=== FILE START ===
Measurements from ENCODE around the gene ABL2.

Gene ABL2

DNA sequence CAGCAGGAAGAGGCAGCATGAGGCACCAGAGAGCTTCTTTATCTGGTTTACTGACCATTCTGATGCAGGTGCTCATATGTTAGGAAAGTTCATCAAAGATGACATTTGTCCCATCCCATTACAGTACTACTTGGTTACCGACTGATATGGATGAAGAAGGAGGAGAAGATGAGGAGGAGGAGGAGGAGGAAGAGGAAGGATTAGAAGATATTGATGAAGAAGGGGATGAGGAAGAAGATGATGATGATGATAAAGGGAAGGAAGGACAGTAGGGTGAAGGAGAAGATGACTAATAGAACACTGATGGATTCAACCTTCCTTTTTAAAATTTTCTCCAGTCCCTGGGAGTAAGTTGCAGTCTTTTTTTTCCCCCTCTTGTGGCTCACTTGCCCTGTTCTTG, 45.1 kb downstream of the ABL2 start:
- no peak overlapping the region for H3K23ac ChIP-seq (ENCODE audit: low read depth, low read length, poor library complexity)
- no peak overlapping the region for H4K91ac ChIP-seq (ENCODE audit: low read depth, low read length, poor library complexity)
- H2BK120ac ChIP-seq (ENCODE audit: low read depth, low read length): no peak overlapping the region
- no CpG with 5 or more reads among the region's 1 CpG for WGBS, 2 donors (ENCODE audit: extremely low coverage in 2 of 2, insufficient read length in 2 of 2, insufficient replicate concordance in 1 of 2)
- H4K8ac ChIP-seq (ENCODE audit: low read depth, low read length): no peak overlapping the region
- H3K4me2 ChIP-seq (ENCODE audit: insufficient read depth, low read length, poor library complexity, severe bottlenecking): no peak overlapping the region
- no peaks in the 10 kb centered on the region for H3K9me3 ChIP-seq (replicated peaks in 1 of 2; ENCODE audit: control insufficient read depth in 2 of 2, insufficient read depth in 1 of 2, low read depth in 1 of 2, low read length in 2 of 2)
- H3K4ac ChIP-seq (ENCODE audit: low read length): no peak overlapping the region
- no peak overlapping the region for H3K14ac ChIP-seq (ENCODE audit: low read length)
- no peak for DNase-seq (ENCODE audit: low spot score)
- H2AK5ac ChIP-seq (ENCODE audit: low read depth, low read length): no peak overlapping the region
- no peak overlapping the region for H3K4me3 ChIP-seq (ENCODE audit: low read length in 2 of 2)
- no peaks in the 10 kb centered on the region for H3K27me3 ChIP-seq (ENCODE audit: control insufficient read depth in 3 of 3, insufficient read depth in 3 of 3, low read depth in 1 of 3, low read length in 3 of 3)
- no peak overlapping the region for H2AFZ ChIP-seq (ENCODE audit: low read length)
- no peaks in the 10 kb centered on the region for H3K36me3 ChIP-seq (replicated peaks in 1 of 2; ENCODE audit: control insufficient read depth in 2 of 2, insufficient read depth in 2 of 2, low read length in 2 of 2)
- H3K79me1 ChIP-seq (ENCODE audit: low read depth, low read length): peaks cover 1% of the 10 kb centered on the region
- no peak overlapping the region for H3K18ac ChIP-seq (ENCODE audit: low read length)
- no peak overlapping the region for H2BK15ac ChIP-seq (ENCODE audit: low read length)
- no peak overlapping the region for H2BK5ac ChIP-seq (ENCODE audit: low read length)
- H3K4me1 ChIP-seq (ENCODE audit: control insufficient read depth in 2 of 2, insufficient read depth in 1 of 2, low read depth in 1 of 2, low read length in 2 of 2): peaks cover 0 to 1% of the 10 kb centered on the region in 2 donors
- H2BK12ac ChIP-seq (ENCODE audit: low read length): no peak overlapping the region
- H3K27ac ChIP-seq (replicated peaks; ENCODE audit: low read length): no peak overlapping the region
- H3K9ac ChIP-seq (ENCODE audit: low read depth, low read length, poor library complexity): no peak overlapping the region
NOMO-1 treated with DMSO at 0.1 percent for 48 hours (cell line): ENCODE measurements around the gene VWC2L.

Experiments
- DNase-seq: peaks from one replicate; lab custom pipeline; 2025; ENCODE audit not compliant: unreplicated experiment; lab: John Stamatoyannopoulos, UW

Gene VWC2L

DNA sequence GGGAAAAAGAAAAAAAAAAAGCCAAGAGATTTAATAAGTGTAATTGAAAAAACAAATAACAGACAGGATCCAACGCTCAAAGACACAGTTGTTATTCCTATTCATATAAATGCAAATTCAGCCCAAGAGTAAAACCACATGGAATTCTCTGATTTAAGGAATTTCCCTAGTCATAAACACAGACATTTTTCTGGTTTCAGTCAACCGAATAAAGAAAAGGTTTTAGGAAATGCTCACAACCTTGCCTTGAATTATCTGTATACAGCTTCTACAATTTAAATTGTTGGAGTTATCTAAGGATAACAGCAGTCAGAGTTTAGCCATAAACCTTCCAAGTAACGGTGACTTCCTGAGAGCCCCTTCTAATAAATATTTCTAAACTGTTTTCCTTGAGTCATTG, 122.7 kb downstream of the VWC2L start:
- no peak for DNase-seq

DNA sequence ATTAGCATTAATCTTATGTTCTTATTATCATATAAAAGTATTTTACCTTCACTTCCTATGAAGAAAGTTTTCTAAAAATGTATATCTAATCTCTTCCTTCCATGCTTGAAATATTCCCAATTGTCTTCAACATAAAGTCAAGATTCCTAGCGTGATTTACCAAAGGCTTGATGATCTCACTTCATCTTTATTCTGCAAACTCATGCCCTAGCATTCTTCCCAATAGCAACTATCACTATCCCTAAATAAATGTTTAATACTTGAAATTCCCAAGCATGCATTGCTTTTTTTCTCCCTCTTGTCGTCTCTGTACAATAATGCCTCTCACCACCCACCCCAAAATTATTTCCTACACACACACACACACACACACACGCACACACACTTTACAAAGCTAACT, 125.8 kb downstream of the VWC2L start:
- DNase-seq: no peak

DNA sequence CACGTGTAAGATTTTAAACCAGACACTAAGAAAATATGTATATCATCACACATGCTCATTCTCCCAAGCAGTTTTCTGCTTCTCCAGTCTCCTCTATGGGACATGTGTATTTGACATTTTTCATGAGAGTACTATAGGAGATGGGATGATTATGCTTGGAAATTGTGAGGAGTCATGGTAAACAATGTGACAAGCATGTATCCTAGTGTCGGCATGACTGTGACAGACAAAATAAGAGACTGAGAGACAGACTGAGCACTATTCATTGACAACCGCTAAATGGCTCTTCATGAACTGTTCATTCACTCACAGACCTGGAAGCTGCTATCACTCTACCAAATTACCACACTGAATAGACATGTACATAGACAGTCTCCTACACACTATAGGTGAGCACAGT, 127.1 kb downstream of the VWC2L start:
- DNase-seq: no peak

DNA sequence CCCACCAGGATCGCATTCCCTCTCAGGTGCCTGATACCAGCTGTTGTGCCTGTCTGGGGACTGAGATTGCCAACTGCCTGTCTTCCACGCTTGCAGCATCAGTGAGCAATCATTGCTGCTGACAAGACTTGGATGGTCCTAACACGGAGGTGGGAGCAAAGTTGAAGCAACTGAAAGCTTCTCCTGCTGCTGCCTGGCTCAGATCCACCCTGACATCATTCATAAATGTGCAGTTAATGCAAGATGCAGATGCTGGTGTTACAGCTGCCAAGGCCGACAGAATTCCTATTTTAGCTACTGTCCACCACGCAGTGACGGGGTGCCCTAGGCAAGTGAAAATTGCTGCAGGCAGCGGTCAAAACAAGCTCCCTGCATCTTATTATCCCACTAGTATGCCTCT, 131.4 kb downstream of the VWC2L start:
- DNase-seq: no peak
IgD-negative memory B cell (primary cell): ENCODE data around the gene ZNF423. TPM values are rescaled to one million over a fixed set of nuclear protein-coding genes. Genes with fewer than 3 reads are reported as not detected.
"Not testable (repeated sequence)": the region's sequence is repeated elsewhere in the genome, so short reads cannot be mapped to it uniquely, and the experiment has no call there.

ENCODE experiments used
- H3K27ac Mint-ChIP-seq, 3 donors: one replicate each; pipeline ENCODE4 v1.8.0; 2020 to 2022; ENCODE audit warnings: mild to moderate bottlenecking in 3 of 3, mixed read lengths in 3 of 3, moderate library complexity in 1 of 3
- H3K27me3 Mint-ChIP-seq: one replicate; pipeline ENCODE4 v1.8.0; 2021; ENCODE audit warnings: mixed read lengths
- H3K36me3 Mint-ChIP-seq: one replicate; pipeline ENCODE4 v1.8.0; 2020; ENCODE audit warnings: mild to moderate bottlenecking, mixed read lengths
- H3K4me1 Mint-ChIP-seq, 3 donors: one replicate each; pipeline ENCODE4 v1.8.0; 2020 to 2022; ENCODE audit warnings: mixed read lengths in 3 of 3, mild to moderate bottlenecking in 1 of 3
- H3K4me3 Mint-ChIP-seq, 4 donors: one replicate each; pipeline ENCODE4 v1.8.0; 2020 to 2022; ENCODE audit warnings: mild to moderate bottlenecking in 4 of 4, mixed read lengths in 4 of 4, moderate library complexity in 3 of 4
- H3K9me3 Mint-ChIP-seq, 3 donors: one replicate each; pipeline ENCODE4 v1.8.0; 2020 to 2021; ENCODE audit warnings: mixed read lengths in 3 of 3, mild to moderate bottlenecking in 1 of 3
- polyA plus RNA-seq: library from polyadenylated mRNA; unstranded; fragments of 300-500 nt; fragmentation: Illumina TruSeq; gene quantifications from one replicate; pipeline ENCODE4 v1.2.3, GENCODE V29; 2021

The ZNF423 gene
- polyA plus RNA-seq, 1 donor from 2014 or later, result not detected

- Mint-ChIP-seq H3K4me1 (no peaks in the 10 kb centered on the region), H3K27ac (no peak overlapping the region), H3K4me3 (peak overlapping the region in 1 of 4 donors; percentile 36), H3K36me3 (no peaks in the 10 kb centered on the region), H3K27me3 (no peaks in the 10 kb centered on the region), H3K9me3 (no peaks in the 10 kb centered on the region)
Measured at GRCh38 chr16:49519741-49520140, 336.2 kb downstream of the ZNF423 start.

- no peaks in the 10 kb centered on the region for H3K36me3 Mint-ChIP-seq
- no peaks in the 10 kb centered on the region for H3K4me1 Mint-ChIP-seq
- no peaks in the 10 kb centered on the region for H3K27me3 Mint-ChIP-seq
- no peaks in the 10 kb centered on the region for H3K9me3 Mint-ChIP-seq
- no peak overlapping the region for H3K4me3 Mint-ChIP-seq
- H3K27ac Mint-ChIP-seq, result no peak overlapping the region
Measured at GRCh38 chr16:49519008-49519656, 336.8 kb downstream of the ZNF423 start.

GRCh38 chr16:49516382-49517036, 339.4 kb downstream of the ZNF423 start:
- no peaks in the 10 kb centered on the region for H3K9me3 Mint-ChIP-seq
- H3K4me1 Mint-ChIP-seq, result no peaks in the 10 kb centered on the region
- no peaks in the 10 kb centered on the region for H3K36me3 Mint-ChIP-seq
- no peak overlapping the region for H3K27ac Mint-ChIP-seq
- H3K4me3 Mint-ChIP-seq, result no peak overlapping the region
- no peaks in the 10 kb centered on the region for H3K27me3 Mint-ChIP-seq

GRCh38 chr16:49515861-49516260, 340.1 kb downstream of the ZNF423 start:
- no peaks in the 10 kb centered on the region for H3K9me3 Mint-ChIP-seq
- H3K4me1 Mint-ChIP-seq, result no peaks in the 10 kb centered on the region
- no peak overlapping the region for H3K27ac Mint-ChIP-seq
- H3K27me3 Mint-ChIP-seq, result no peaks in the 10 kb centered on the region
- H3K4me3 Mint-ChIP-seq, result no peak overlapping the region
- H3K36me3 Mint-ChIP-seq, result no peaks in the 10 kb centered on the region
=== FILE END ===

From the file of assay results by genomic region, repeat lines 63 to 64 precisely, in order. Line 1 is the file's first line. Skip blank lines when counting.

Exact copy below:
- no peaks in the 10 kb centered on the region for H3K36me3 Mint-ChIP-seq
- no peak overlapping the region for H3K27ac Mint-ChIP-seq